Which of the dreaded coffee shop experiences will suck less this morning?

Such calculations, we suspect, are rampant across all product categories these days. Which electronics store will feature the less headache-inducing lighting? Which supermarket feature the less dirty cashiers? Which cell phone store employs the less un-knowledgable staff? Which clothing store will have less blaring music?

Everywhere we turn, we’re looking for the places that suck less to shop.

Service shops aren’t immune either. Find an insurance agency where the secretary welcomes you to the office. You can’t. Call a real estate company whose administrator answers the phone using clear pronunciation. You won’t. Find an airline where the dread doesn’t begin at the first thought of travel. Not in America, at least.

None of which is to say that online vendors don’t have their troubles, too. Some websites are insane to shop. Others won’t stop emailing you after the purchase. Remote vendors can make returns a nightmare. There are plenty of opportunities for customer experience failure online and off.

If you’ve been shaking your head at our little description of local shops, you’re not alone. Which is to say that blaming online companies for the downward spiral of Main Street is the wrong diagnosis. Even with the notably good exceptions in retail, in air travel, in electronics.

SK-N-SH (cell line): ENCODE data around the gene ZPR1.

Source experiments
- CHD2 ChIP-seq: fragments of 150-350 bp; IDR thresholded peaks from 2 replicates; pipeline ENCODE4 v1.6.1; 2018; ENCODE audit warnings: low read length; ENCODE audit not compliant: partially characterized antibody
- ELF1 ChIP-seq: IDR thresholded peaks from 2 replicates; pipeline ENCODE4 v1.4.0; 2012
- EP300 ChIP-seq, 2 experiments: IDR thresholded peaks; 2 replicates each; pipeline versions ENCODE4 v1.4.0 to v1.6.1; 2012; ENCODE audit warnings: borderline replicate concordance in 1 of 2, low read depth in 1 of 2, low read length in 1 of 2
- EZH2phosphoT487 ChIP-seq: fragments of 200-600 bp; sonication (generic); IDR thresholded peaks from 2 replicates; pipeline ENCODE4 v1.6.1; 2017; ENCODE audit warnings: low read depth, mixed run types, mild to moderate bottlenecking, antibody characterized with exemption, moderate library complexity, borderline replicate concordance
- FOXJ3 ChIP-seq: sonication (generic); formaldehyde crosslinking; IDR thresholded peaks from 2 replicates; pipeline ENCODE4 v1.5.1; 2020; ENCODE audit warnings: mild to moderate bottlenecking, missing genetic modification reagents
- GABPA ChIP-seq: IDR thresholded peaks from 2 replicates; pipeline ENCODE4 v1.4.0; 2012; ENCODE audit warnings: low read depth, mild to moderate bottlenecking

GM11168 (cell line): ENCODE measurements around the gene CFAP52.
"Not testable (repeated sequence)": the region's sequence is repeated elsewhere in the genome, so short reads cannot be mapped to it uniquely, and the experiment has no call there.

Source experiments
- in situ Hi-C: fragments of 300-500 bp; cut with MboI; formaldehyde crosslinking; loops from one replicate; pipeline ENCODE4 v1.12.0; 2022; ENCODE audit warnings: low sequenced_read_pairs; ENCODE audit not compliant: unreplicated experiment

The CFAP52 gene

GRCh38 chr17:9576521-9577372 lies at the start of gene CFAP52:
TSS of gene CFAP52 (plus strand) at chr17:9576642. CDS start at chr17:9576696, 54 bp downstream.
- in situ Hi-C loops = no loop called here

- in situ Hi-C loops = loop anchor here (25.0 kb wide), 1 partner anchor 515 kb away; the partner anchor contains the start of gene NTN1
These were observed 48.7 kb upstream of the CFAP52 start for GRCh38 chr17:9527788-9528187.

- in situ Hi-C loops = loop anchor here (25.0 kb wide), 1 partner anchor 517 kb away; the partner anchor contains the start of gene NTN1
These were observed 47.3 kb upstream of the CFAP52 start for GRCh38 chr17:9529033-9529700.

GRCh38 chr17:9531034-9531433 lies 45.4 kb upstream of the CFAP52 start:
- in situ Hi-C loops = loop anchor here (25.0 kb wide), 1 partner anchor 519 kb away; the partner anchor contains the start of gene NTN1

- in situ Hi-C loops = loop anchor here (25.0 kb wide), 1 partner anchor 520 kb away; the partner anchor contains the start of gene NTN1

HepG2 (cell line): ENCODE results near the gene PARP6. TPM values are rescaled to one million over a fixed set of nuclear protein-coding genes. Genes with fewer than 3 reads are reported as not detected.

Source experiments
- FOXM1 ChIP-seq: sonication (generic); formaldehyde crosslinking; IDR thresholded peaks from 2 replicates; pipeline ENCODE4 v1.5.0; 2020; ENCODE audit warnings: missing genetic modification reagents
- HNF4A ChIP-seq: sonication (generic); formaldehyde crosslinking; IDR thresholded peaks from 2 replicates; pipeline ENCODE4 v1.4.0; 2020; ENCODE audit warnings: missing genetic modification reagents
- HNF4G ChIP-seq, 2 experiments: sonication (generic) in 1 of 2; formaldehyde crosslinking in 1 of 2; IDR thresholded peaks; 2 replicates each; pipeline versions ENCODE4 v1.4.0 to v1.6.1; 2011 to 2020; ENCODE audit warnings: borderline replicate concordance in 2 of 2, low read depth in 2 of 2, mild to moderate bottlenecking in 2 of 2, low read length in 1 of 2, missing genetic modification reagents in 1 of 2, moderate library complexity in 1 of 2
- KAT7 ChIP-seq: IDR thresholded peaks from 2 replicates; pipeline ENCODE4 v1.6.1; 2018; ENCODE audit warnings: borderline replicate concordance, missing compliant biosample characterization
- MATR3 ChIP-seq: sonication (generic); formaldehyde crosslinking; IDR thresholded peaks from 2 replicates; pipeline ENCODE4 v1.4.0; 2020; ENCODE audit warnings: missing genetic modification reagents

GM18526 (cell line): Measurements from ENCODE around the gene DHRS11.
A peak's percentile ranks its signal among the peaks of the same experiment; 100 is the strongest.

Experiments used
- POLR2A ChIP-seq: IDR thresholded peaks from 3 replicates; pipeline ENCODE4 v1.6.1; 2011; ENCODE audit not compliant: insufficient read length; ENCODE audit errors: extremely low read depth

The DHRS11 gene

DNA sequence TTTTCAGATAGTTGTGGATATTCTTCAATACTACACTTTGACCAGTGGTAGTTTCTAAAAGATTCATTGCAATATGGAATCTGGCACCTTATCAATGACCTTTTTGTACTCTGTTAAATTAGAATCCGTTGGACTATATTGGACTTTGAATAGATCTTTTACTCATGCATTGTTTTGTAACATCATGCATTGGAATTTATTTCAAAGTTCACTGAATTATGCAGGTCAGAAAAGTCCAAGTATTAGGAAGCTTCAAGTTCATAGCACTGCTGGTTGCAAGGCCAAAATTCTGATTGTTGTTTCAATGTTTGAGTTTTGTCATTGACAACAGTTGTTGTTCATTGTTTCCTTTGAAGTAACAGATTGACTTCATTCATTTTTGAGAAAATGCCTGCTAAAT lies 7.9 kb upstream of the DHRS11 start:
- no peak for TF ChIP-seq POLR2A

Instead, our story suggests other reasons why online shopping is so popular. It’s not just the free shipping (a trade off against instant gratification) or expanded inventory. It’s more, but simpler. The ability to avoid a bad shopping experience appeals to most of us. The opportunity to get what we want, without getting everything we don’t: the eye-rolling, sighing, frowning, mumbling, un-thanking person we’d have to deal with on Main Street.

Online vendors certainly pose a challenge to local vendors’ pricing, selection and convenience propositions. But I’m not alone in going out of my way tofrequent the local tailor, whose service is impeccable and experience relaxing, yet pricing and selection limited. I love browsing the pale blue box jeweler’s store; a place of solace in the noisy city mall. My local real estate broker’s office is a fun place to enter, it’s energy and enthusiasm encouraging.

So maybe Main Street’s problem isn’t that it’s losing the fight on pricing, selection or taxes. It could be that today’s Main Street shops are becoming ugly, brutish places to visit. If Amazon’s experience is better when served by a computer than the local bookstore’s shop staffed by people, then can we really say it’s tax-free shopping that’s taking the business away from Main Street?

 

  • Anne Webster